Human Rights Day begins Congress with a sense of hope 

A day to reflect and look forward

By Russ Cooper

Photojournalist REZA conducts a master class for grad students on May 29. Magnifying glass

Photojournalist REZA conducts a master class for grad students on May 29.

It was a day of powerful stories, of striking images, of solemn perspective.

The first day of Congress 2010, Human Rights Day on May 28 attracted nearly 700 attendees (many of whom were Congress delegates). This was the most fitting way to kick off the biggest event in Concordia’s history.

“Human rights issues directly or indirectly affect every person on the planet,” said Dean of Graduate Studies Graham Carr. “Concordia is a focal point in Canada for research and student training in this area and we wanted to create a forum that would showcase that reality to Congress delegates and the public at large.”

Human Rights Day was the third edition of the President’s Conference Series (see Journal, March 19 and Nov. 12, 2009), and followed the same three-session, moderated discussion panel, Q and A format.

However, this edition saw a few changes. In addition to featuring members of the Concordia community, organizers invited numerous external speakers involved in various aspects of human rights issues in an effort to expand the scope of the discussion. As well, in keeping with the overall Congress theme of Connected Understanding, audience members were able to access simultaneous translation from a professional translator via audio headsets.

Charles Martin, Contemporary World teacher at Westmount High School, talks with students at the ePearl exhibition in the LB Atrium during Human Rights Day. Magnifying glass

Charles Martin, Contemporary World teacher at Westmount High School, talks with students at the ePearl exhibition in the LB Atrium during Human Rights Day.

Despite the changes, many things stayed the same from previous PCS editions; the depth and breadth of the presentations was extraordinary, the audience was remarkably engaged, Mountain Lake PBS returned to gather further footage for an upcoming special, hundreds watched via webcast, and, by all accounts, the event was a complete success.

During the morning session, entitled Denounce: The Abuse of Children, the panel featured Applied Human Sciences Professor Natasha Blanchet-Cohen, Communication Studies Professor Elizabeth Miller, Trudeau Scholar and former child soldier William Tayeebwa, as well as University of Utah Psychology Professor Cecilia Wainryb.

In stating graphic details of her research surrounding child soldiers, Wainryb observed that there are currently 300 000 to 500 000 child soldiers under the age of 18 in the world who “are not very different from the children we all know.”

The afternoon session, Reveal: A Witness to Pain, featured humanitarian and photojournalist REZA. The session, moderated by Concordia University Research Chair in Art History Professor Martha Langford, was a potent display of REZA’s photos spanning his career of 30+ years.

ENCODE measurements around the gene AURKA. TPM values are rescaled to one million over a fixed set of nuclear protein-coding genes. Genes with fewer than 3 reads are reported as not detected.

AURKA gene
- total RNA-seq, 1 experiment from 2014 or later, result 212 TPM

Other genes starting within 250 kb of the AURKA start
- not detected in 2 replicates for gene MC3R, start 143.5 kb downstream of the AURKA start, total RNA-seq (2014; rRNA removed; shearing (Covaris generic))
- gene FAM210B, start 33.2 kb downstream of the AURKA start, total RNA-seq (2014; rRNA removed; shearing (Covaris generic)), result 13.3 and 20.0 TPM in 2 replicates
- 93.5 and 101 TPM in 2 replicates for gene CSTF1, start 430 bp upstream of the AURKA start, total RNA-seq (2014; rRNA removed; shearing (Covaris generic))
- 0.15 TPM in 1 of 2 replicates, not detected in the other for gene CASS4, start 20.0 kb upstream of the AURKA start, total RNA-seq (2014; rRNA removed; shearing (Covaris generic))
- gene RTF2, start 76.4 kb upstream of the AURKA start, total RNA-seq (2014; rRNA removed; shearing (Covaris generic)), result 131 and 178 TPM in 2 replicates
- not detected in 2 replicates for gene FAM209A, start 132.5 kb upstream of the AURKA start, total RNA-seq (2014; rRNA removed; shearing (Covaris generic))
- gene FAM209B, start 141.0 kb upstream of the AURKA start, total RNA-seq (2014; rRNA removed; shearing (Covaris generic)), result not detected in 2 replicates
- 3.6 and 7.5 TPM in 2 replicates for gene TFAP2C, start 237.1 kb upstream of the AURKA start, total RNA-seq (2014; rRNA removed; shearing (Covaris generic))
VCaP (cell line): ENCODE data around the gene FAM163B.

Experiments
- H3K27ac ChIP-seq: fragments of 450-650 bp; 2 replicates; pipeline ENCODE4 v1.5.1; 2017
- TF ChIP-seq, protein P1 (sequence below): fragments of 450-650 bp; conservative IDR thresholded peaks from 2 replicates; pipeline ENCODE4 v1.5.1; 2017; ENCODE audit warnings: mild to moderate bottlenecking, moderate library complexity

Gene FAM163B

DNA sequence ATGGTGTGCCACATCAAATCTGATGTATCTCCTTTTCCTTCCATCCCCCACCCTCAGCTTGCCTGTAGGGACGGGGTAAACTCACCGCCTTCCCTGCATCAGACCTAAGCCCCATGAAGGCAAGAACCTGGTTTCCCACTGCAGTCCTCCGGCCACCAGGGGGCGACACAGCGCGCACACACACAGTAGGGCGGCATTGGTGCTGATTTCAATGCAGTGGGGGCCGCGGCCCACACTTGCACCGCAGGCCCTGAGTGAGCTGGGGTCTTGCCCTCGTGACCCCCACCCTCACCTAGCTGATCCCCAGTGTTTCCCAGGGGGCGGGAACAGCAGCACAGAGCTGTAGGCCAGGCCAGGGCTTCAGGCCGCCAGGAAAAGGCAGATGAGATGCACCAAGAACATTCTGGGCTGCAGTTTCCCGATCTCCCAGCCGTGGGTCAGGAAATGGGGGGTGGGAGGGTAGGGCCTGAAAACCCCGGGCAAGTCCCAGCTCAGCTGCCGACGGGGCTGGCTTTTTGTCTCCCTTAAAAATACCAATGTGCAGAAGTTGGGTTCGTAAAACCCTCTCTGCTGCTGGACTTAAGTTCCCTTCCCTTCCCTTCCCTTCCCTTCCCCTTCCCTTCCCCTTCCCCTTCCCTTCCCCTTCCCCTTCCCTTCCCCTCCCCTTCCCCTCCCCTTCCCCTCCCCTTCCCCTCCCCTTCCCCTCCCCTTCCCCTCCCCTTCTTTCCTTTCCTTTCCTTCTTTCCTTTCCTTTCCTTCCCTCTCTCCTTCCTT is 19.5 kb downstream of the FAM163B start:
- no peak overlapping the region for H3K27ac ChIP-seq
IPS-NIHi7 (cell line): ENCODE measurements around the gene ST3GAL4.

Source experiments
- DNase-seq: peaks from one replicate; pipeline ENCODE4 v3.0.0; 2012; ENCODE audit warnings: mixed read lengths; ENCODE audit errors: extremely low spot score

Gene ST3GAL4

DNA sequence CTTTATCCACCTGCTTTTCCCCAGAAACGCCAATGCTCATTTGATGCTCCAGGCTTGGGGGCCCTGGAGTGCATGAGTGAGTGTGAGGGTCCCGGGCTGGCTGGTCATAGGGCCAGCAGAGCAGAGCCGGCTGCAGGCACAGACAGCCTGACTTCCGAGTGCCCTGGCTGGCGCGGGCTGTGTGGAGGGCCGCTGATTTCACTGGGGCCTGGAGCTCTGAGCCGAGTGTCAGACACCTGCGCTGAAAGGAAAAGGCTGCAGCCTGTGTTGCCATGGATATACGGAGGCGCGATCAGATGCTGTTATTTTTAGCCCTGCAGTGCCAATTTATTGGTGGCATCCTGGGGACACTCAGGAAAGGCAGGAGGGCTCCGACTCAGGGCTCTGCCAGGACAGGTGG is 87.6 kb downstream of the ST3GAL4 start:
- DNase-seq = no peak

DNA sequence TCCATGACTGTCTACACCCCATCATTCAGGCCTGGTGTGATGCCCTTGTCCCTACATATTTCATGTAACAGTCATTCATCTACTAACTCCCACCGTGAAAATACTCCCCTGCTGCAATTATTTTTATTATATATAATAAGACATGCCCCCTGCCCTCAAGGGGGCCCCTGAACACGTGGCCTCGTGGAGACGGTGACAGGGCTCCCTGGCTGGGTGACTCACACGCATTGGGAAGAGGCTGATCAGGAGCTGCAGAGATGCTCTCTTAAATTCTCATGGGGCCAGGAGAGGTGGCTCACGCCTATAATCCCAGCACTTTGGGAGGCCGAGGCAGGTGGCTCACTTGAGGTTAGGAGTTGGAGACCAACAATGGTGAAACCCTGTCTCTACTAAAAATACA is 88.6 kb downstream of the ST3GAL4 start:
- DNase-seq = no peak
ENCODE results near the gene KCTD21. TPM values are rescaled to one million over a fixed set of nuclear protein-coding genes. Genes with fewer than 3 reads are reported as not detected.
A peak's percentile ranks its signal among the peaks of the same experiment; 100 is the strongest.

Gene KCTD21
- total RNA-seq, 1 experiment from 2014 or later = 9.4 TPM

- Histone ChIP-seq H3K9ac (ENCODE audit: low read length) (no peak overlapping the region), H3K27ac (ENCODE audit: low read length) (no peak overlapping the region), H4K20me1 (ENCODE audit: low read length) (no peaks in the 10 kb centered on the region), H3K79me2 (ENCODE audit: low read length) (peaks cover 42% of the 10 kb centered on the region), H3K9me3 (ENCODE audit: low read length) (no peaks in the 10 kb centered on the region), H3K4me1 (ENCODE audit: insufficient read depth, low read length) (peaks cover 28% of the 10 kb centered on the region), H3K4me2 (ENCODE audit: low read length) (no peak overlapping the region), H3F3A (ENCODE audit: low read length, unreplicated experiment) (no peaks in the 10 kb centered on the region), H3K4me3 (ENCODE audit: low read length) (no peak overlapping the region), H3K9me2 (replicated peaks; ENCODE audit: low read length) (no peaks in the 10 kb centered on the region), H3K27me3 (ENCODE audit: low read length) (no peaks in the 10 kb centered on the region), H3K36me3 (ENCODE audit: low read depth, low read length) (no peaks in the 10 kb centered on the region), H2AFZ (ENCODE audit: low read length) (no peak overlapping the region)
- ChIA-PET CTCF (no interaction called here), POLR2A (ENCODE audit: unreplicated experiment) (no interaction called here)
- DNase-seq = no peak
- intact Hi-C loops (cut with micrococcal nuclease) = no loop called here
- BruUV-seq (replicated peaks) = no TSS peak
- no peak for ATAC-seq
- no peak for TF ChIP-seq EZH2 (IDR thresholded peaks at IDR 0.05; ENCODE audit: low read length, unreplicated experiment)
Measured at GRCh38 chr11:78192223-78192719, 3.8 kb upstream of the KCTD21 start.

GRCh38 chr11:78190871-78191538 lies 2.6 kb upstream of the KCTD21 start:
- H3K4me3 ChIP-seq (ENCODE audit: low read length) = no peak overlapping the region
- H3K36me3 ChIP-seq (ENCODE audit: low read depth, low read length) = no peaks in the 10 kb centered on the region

Describing the trauma that war inflicts on children as, “the main focus of my work,” REZA interspersed his presentation with powerful film and photographic material covering different zones of conflict he has visited. “Seeing all this pain and sorrow has allowed me to be more optimistic about humanity,” he said.

The evening session, Declare: Equal Rights for Women, welcomed Radio-Canada journalist and anchor Céline Galipeau to share her experiences from years as a foreign correspondent in some of the world’s most turbulent areas.

Presented in French and moderated by CJAD broadcaster Anne Lagacé Dowson, Galipeau’s talk focused on her reflections as a journalist covering women’s and human rights. The talk naturally segued into an autobiographical introspection, focusing on her experience as a female journalist in a professional field that was predominantly male and her desire to break the mold of a traditional foreign correspondent.

The following day, May 29, the university presented a day of Master Classes for 21 leading graduate students from 17 universities studying human rights issues; a series of four 90-minute sessions, facilitated by many Human Rights Day panellists (Miller, Blanchet-Cohen, Wainryb, and REZA) as well as Canadian Centre for International Justice Executive Director Jayne Stoyles, and Frank Chalk and Kyle Matthews from Concordia’s MIGS and the Will to Intervene project.

REZA Master Class attendee Erin Jessee, who’s recently defended her PhD in Interdisciplinary Humanities under Frank Chalk, said, “I especially appreciated that the organizers took the time to bring in not just academics, but professionals and activists who address the impact of human rights abuses on a daily basis. Without a doubt, the class was my most rewarding experience at Congress.”

“What struck me during those two days is the further need to speak on these issues and the need to bring these things into the open. We need to move away from anger and revenge and into reconciliation,” said Vice-Provost, Teaching and Learning Ollivier Dyens, chair of the President’s Conference Series organizing committee. “If there is one hope for the day, it’s our wish that initiatives such as Human Rights Day contribute towards breaking the cycle of violence.”


Concordia University